Local legends of the "greatest generation"

Three World War II veterans who departed this year


Veterans Day has always held a special meaning for me, having served 25 years in the U.S. Army, and another 16 years interviewing scores of veterans while working as the oral historian for the Abraham Lincoln Presidential Library and Museum. This Veterans Day is especially poignant, however, for in the past few months three members of America's "greatest generation," men I was honored to interview during the autumn of their lives, have passed away.

The legendary Vincent Speranza was the first to go, dying on Aug. 2 at age 98. He grew up in Staten Island and served with the 101st Airborne Division during its heroic defense of Bastogne while the Battle of the Bulge swirled around the besieged paratroopers. Sixty-five years later, in 2009, Vince returned to Bastogne, discovering that, unknown to him, he had been memorialized by a Belgium brewery. This was because of a wartime exploit where he delivered beer in his helmet to a wounded comrade who lay in a bombed-out church while recovering from an injury. After a tour of the battlefield, Vince's guide bought him a bottle of Airborne Beer, to be drunk from a ceramic mug fashioned after a helmet. Vince shot to fame throughout northern Europe after that trip, and it wasn't long before he was feted in places like West Point, the Pentagon and especially at Ft. Campbell, Kentucky, home of the 101st Division today.

Ninety-seven-year-old Frank Moscardelli, Springfield born and bred, was the next to pass away just five days later, on Aug. 7. He joined the Army in 1943 and following basic training was assigned to the 89th Division. The unit soon shipped overseas and joined Patton's Third Army in time to cross the Moselle and Rhine rivers before pushing on toward the center of Germany. Moscardelli returned to Springfield after the war and in 1948 helped establish Moscardelli and Son Delivery Service. A year later he co-founded Pleasant Nursery, staying active in that business well into his nineties.

On Oct. 18 Gerald Raschke passed away peacefully at 99, telling friends and relatives he was ready for the next journey. Omaha, Nebraska, native Jerry was drafted just days after high school graduation and served in the Army Air Force, drawing one of the most dangerous assignments going, tail gunner on a twin-engine B-26 bomber. He flew 61 missions over Italy, southern France and Germany, and survived without a scratch, but with plenty of close calls to go along with a bevy of medals. Twenty-six years after the war, in 1971, he was ordained a deacon in the Episcopal Church, and spent his last years serving the congregation at the Cathedral Church of St. Paul in Springfield.

The funerals for these three men, local legends all, were every bit as memorable as were their remarkable lives.

Vince Speranza's visitation in Auburn was a simple affair, but unique for those who attended. A phalanx of paratroopers stood guard at the entry of the funeral home, and inside, next to the open casket, proudly stood a 101st Division Honor Guard. And illustrating the special bond Vince had forged with the 101st over the years, the division commander was also on hand, along with a small cluster of other paratroopers who, to a man, were proud to proclaim their connection with Vince. For his burial next day, the 101st also provided a firing squad, a bugler and a platoon of paratroopers who finished the service with a rendition of "Blood on the Risers," a ballad Vince sang countless times in Europe and America, always amid an adoring group of soldiers.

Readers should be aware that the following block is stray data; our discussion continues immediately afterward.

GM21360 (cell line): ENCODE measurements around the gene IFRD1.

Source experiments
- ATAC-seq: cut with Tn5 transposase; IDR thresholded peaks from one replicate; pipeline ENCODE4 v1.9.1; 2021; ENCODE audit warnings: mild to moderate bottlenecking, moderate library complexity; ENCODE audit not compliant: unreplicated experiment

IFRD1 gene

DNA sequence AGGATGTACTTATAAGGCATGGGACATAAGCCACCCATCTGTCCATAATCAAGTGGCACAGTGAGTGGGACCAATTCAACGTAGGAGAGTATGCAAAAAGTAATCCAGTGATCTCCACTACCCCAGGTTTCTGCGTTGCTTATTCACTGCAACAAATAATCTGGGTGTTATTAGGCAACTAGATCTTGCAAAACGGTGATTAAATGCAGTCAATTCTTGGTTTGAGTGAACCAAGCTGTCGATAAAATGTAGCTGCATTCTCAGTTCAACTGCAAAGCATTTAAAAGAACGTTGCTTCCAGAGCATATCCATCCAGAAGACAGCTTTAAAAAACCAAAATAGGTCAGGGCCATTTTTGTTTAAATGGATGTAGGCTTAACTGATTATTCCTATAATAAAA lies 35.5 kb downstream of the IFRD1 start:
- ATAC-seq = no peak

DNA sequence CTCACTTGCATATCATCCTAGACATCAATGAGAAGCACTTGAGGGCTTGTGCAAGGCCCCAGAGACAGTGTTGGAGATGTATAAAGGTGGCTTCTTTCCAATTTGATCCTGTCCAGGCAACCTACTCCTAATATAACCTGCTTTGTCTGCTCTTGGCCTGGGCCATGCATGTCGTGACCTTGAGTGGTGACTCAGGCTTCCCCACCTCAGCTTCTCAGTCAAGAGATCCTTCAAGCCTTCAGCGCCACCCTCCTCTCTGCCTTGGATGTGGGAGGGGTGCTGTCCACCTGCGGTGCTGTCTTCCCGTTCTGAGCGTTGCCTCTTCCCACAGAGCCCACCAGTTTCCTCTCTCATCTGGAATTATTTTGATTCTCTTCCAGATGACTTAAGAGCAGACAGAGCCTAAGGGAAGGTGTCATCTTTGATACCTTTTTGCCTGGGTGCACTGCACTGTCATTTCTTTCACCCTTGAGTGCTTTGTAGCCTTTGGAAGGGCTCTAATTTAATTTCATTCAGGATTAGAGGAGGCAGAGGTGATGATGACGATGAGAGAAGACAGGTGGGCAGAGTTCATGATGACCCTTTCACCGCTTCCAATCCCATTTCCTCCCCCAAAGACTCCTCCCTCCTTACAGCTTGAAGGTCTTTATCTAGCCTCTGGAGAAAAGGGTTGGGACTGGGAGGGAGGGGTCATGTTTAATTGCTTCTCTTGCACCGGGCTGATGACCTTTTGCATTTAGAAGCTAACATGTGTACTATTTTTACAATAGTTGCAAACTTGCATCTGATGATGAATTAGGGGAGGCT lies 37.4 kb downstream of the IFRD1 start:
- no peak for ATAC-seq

Frank Moscardelli's visitation at Staab Funeral Home was equally memorable. Those who waited in line enjoyed viewing scores of photos of Frank and his family, shown on screens throughout the home, all while conversation filled the air. The line of those waiting to offer condolences stretched around the perimeter of the viewing room, then across the hall before wrapping its way through two more rooms. It was a fitting tribute to a man who touched countless lives.

Jerry Raschke's funeral was one befitting a deacon of the church, and was also well attended, celebrated in the beautifully ornate sanctuary St. Paul's Cathedral. The bishop officiated and was ably assisted by several other clergy. Jerry loved the church, but he especially loved its members and cheerfully devoted his life to their service as deacon. That day, however, was the time for those he served to pay their respects and show their appreciation for a life well lived.

It's far too easy for us in our comfortable lives today to take for granted the world these three men helped create for us, to forget the sacrifices that they and millions more men and women like them made. That is what Veterans Day is about – to remember our veterans and give thanks for what they did on our behalf.

Thankfully, their stories of wartime service are now preserved for posterity, and can be found at www.oralhistory.illinois.gov.

Mark DePue graduated from West Point in 1976 and spent the next five years in the U.S. Army, retiring in April 2001 from the Illinois Army National Guard, where he worked full time. He earned a Ph.D. in Contemporary U.S. and Military History from the University of Iowa in 2004, and from 2006 to the end of 2021 he worked at the Abraham Lincoln Presidential Library and Museum as the oral historian, where he interviewed over 150 war veterans, scores of Illinois retired politicians and many more.

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